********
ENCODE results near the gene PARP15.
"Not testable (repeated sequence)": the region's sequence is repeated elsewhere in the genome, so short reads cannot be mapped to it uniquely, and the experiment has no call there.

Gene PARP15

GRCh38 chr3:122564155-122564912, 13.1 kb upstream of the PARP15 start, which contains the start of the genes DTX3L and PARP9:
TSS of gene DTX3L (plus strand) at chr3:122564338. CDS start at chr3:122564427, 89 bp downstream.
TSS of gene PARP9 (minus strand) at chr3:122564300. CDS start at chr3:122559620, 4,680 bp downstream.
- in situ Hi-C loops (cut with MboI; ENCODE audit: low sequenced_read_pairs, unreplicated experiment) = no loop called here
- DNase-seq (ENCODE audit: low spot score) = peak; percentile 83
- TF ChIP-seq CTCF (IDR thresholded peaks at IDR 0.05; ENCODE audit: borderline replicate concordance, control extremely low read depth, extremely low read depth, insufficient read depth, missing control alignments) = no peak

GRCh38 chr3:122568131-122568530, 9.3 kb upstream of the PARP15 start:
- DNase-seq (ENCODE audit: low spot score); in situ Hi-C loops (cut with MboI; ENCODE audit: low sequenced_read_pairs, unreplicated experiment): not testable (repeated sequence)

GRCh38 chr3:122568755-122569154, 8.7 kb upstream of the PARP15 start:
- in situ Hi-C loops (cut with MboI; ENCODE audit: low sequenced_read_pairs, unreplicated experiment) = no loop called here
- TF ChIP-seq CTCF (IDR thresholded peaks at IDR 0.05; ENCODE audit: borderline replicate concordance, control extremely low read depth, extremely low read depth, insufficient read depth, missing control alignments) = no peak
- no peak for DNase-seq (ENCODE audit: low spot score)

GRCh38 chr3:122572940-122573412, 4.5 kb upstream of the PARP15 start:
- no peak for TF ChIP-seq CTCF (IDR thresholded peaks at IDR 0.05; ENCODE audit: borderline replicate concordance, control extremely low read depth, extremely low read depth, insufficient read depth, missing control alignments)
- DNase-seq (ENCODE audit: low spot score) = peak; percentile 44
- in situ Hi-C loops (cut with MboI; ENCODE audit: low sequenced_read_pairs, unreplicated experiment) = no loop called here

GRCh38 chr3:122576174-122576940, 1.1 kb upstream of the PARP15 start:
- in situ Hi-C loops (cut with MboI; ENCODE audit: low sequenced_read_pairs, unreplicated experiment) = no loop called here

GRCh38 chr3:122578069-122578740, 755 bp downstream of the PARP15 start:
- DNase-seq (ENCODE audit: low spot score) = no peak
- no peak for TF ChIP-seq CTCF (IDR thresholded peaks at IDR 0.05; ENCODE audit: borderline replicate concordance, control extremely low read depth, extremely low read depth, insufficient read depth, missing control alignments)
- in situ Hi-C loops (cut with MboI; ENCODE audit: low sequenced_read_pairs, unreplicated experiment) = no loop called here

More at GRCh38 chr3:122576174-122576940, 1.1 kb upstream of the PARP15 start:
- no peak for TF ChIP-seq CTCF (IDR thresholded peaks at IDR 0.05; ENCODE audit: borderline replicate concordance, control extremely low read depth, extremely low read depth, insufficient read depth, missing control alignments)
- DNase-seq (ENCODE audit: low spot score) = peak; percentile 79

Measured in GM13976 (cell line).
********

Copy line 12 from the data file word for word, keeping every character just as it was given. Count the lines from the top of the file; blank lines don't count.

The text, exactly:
GRCh38 chr3:122568755-122569154, 8.7 kb upstream of the PARP15 start: